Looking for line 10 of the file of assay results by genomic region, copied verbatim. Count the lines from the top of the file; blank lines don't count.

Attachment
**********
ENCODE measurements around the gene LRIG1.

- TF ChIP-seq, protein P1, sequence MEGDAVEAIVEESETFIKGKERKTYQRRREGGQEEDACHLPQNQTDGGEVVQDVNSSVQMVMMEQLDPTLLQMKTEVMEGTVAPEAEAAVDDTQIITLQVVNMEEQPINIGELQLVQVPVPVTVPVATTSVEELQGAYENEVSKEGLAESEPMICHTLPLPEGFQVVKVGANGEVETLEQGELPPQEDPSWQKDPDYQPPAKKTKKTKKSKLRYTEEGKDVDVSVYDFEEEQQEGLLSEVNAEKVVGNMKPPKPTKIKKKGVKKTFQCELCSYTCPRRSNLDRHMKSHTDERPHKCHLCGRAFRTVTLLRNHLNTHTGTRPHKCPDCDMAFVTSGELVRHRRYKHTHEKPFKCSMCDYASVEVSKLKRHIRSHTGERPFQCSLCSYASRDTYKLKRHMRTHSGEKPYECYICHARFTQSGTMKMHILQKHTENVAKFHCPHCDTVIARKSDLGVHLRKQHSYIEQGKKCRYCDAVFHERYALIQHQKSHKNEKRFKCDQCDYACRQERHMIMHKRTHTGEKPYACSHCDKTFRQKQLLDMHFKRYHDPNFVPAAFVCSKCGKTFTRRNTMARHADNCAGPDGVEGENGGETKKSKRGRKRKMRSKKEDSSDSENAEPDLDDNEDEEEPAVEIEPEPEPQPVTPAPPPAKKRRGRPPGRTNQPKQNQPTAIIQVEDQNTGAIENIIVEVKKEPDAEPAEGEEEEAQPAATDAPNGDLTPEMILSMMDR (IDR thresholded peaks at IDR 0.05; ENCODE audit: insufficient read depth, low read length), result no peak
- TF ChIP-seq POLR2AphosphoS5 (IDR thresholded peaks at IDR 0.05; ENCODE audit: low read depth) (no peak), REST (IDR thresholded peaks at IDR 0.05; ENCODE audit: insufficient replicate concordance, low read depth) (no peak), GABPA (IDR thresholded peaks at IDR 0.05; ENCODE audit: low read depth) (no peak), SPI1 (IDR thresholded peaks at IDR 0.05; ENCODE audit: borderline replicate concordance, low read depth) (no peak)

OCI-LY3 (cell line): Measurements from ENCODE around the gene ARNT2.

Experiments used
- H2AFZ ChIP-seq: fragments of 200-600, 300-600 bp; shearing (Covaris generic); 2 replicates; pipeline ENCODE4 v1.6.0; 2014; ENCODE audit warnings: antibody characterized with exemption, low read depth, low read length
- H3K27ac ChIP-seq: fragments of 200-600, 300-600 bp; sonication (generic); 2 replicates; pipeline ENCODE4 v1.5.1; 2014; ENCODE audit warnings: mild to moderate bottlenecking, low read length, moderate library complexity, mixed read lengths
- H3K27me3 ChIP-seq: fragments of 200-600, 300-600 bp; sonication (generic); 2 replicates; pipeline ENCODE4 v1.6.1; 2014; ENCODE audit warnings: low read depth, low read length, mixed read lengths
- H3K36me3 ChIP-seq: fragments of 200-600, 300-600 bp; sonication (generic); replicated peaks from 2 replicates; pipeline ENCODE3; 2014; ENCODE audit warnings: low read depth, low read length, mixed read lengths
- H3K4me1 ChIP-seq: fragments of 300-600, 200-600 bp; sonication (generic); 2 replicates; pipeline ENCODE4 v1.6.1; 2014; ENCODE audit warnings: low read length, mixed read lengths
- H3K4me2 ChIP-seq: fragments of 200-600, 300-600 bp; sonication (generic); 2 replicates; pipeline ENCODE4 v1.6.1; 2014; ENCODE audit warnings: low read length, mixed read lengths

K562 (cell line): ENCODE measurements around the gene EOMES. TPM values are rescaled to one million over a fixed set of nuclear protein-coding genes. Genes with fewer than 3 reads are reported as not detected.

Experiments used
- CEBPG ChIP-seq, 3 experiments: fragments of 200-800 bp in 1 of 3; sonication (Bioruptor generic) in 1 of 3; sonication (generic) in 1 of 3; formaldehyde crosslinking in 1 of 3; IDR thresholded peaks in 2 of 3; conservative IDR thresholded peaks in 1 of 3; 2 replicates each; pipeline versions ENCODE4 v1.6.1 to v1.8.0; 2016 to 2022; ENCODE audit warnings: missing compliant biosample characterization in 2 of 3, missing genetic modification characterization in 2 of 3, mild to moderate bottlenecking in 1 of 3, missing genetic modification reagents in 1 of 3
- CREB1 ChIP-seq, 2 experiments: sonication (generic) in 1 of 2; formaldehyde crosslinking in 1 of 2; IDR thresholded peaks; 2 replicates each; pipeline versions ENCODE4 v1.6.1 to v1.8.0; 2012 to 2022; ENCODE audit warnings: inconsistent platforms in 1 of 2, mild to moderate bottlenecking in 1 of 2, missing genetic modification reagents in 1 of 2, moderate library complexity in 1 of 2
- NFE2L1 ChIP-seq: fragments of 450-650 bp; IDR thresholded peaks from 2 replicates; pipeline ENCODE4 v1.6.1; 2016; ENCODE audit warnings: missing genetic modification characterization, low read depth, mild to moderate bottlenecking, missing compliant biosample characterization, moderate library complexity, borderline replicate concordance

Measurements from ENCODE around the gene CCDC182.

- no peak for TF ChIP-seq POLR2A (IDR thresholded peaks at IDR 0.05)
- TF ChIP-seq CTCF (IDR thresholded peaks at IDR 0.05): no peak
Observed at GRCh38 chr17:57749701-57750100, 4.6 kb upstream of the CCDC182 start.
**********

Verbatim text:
- H3K4me1 ChIP-seq: fragments of 300-600, 200-600 bp; sonication (generic); 2 replicates; pipeline ENCODE4 v1.6.1; 2014; ENCODE audit warnings: low read length, mixed read lengths